This phrase is becoming a bit of a buzz-word right now. So what does it mean? After lots of conversations, with organizations big and small, we’ve narrowed down to this list:

  • Leadership prioritizes and invests in data collection, management and analysis/knowledge production.
  • Leadership prioritizes creative data literacy for the whole organization, not just IT and Evaluation.
  • Staff are encouraged and supported to access, combine and derive insight from the organization’s data.
  • Staff recognize data when they see it. They offer creative ways to use the organization’s data to solve problems, make decisions and tell stories.

This four-part definition focuses on leadership and staff responsibility very intentionally.  You need buy in across the organization to really make this work. We also focus on making sure data doesn’t get siloed into one department or another. Working with data is a core skill that can be valuable across an organization.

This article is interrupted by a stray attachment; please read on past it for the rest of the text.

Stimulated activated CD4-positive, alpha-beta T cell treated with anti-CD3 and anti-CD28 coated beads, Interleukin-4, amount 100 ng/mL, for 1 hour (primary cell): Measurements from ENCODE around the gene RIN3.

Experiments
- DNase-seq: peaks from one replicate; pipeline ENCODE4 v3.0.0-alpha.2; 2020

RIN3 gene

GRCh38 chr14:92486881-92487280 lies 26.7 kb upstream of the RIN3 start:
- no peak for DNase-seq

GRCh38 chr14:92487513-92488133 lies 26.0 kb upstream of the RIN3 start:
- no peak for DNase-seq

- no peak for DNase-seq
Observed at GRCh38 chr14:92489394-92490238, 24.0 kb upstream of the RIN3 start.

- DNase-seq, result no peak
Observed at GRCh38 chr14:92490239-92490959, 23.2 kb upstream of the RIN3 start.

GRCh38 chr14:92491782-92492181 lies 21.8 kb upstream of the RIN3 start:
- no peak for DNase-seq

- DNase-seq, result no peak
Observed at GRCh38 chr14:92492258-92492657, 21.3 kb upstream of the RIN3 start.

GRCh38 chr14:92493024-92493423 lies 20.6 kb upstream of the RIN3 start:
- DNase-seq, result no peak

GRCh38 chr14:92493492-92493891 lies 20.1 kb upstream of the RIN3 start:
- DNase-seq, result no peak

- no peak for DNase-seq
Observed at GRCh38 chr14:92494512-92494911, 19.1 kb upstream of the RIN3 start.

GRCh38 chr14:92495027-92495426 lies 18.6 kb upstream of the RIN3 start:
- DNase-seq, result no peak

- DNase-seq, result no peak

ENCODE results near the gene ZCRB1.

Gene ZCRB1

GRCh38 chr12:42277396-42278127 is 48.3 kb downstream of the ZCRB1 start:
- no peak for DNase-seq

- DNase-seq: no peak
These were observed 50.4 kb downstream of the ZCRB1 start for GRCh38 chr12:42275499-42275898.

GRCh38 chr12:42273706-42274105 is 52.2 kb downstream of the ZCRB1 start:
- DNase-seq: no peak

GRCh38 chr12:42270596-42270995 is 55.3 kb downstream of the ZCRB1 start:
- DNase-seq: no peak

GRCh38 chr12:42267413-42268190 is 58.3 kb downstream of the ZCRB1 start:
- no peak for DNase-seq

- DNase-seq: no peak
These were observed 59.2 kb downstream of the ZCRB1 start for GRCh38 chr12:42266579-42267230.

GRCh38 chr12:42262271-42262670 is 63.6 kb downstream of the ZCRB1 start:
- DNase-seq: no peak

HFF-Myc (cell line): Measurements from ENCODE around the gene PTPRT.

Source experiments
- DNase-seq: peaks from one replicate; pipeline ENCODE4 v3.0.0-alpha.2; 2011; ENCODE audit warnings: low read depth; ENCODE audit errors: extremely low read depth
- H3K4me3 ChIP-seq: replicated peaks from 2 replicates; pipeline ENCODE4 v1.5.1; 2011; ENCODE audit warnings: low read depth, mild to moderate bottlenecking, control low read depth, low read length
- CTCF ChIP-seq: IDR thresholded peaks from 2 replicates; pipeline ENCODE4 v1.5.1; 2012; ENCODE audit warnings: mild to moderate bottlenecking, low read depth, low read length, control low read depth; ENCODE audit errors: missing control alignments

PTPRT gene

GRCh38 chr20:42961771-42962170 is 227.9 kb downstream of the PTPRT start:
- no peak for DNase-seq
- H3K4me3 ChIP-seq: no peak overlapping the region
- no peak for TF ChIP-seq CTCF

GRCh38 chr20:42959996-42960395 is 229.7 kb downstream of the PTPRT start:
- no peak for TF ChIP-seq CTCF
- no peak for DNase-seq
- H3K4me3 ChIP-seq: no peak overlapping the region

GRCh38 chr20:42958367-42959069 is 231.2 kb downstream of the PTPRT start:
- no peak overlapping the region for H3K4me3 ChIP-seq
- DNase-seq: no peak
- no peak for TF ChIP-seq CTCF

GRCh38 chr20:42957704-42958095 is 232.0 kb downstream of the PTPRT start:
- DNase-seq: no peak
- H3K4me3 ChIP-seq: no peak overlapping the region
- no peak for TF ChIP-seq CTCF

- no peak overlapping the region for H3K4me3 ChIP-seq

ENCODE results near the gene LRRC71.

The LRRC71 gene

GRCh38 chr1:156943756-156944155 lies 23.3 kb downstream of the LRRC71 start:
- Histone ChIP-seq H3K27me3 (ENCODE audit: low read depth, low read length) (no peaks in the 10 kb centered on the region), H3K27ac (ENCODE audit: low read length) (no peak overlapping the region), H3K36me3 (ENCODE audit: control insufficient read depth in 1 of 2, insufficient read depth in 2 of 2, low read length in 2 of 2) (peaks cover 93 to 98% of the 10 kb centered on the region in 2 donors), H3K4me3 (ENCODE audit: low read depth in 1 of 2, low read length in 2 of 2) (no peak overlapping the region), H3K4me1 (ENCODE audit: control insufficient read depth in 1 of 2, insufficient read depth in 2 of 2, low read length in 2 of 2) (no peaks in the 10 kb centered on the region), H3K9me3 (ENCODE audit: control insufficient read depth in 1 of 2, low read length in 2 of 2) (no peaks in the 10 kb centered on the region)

Why Build a Data Culture?

Why bother with building a data culture?  Over the last 10 years we’ve seen a lot of data projects in our workshops and partners. These tend to cluster around three purposes.

WFP_DMC_building_a_data_culture.png

Data is most often used to improve operations;  doing things like measuring delivery performance, changing how it works, and them measuring it again to see if it improved.  One the last years we see more and more uses of data to spread a message, giving rise to infographics and other formats where data is used to show impact of programs.  Data is less-often used to bring people together, which is the focus of my work on arts-based hands-on activities, data murals, and more.  We think this third purpose is central to building a strong data culture across your organization.